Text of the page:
Enhanced Accessibility for Patients and Visitors


According to BindiMaps, there is a high need to improve accessible wayfinding in the Australia-wide hospital system, for the sake of patients and visitors, to improve staff satisfaction and retention and, critically, to reduce the burden on our healthcare system as a whole.


Anna Wright, founder & CEO of BindiMaps, said: “Upon arrival at a hospital, patients and visitors often face confusing corridors and unfamiliar medical lexicon that can bewilder and intimidate. Naming conventions, layouts, and definitions also vary from one hospital to another, while departments can move around with the expansion and addition of buildings, resulting in out-of-date signage.


“This is challenging enough for those who do not have a disability or vision impairment. But when you add a disability or vision impairment into the mix – which is the case for a high proportion of hospital users – it can lead to heightened frustration and significant difficulty in accessing essential services.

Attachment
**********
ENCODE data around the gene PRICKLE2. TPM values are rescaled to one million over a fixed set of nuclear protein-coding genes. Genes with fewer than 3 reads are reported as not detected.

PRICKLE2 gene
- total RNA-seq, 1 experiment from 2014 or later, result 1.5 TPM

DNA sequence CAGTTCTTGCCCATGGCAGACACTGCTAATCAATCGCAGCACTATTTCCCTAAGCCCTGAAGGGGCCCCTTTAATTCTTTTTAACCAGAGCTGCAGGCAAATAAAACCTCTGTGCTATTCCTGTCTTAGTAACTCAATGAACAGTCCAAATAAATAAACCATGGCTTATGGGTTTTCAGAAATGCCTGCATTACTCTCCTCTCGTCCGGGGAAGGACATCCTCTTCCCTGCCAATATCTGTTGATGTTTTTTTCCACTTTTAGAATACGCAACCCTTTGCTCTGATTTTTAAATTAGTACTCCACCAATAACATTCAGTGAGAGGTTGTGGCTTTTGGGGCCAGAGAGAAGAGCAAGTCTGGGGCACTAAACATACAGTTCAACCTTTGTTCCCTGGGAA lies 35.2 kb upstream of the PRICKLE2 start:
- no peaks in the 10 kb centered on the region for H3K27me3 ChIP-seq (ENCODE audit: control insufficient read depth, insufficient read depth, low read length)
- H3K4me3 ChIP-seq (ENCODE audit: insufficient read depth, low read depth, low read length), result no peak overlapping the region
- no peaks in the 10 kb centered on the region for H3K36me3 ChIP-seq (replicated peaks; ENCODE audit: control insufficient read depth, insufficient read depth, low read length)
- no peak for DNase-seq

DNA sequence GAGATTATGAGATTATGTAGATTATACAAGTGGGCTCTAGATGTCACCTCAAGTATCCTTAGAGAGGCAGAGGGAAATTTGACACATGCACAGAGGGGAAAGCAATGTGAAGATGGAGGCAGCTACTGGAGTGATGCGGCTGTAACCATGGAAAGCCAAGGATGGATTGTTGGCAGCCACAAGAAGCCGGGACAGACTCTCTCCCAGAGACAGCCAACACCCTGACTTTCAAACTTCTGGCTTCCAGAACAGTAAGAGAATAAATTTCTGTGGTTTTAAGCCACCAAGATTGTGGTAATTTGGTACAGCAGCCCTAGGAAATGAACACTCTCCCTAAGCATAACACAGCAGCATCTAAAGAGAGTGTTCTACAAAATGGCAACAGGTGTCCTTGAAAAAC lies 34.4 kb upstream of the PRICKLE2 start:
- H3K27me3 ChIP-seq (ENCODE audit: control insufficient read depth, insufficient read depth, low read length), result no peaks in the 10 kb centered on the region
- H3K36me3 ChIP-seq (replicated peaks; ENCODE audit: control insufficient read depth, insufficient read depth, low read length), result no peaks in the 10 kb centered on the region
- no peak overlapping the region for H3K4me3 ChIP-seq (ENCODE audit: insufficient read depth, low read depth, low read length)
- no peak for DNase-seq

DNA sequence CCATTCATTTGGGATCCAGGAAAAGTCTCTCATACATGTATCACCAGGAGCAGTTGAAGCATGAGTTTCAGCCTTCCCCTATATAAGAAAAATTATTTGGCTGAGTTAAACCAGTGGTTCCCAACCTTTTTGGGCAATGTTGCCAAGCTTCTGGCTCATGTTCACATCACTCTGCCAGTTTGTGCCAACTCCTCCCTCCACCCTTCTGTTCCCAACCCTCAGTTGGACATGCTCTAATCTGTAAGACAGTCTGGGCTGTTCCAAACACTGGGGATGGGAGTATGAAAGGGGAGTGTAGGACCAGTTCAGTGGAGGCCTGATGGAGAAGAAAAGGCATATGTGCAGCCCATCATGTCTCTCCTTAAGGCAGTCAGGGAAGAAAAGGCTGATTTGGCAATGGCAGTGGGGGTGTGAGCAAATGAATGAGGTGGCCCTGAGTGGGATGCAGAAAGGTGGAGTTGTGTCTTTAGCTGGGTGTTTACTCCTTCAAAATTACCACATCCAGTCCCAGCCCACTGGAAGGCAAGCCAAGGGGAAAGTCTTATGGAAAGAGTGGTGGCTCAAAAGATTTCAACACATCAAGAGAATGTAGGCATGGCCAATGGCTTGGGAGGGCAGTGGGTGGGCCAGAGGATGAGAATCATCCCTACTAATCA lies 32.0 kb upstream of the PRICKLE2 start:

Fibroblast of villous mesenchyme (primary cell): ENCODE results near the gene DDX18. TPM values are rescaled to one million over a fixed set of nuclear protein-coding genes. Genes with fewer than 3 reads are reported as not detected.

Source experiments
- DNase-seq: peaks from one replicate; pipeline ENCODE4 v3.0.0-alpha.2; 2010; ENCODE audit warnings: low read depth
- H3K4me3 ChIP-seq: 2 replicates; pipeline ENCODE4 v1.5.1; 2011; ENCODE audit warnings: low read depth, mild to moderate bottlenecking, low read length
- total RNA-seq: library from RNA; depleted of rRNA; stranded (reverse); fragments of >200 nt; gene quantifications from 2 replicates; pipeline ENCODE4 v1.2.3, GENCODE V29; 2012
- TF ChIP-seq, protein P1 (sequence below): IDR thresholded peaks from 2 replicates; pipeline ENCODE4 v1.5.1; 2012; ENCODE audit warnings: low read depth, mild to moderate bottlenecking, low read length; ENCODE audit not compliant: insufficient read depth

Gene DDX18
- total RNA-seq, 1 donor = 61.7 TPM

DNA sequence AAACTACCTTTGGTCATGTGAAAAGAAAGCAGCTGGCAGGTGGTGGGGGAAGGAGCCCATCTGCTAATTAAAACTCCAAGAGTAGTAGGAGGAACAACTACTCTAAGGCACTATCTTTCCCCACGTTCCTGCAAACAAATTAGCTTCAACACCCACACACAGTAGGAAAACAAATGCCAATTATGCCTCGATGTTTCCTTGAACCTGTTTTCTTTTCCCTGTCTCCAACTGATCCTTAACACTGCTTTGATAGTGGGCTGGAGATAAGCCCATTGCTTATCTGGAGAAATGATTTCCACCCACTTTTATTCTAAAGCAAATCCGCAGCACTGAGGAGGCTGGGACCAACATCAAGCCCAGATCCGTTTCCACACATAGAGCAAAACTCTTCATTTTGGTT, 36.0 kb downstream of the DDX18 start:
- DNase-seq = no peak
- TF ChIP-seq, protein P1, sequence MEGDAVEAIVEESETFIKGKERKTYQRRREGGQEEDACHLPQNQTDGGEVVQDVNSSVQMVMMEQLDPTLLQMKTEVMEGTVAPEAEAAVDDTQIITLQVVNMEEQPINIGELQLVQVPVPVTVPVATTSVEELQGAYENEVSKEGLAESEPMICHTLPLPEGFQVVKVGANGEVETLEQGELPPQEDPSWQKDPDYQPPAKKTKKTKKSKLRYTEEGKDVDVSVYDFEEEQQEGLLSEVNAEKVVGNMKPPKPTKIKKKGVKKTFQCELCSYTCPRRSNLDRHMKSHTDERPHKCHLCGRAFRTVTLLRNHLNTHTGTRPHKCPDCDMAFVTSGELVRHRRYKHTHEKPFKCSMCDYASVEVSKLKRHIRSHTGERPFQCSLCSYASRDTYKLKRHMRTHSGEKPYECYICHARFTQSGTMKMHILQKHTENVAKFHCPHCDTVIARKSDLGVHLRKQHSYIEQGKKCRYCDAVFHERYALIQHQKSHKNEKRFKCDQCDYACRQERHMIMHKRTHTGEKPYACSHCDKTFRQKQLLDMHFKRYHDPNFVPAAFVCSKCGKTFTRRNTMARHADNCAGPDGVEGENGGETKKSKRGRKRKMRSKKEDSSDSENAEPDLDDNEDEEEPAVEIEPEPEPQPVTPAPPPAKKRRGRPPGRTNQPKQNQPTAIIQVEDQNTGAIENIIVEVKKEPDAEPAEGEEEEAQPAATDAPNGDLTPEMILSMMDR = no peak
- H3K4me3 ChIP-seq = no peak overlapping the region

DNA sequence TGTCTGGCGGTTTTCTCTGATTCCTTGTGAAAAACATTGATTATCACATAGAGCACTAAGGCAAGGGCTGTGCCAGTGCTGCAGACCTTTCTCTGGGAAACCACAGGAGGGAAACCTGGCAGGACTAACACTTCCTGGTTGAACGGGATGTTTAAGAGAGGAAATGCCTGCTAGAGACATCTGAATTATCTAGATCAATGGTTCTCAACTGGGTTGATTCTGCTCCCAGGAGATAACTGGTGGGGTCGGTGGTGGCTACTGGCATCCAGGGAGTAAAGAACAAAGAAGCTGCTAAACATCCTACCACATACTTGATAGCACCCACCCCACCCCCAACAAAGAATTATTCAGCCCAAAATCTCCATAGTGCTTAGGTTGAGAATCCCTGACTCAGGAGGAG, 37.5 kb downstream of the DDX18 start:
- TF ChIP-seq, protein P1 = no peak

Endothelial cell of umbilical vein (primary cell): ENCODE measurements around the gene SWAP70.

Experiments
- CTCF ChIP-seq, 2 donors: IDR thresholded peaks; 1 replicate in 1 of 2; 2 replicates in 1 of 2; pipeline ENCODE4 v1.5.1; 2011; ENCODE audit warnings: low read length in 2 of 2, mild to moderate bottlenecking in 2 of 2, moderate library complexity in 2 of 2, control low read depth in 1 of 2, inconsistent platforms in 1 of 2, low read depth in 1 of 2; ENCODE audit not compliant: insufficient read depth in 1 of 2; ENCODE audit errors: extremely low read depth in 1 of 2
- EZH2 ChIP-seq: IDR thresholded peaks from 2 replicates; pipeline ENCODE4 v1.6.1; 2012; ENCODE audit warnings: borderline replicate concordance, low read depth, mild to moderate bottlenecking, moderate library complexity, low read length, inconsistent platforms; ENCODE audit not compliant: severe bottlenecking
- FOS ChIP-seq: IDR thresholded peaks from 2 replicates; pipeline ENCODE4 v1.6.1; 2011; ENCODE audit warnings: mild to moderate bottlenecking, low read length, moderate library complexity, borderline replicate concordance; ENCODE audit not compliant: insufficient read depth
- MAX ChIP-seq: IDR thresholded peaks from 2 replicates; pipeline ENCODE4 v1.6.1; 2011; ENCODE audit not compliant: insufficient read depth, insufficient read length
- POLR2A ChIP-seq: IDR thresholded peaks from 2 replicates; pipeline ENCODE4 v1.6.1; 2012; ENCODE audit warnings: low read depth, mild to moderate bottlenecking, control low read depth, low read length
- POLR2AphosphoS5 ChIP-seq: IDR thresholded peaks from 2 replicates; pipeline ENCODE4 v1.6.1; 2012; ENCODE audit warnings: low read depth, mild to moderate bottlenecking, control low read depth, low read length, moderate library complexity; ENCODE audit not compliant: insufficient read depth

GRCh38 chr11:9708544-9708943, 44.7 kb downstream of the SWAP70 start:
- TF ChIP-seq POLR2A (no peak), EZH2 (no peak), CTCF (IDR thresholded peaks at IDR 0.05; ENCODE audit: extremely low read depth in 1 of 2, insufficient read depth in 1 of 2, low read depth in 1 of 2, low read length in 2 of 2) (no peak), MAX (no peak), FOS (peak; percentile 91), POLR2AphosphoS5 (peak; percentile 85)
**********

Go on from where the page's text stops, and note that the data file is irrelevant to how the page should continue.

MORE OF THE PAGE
“The truth is, static signage cannot keep up with the evolving nature of hospitals, which is where BindiMaps’ proprietary accessible wayfinding technology could make all the difference in the world to patients and visitors, and the staff who care for them so well.”


Dr David Speakman, Senior Doctor and former Chief Medical Officer at Peter MacCallum Cancer Centre, said: “We know how challenging it can be to receive a cancer diagnosis or to visit someone in hospital with cancer, especially for people with vision impairment. The BindiMaps system provides an additional level of support to people coming to Peter Mac and makes life far simpler for patients and others with a disability.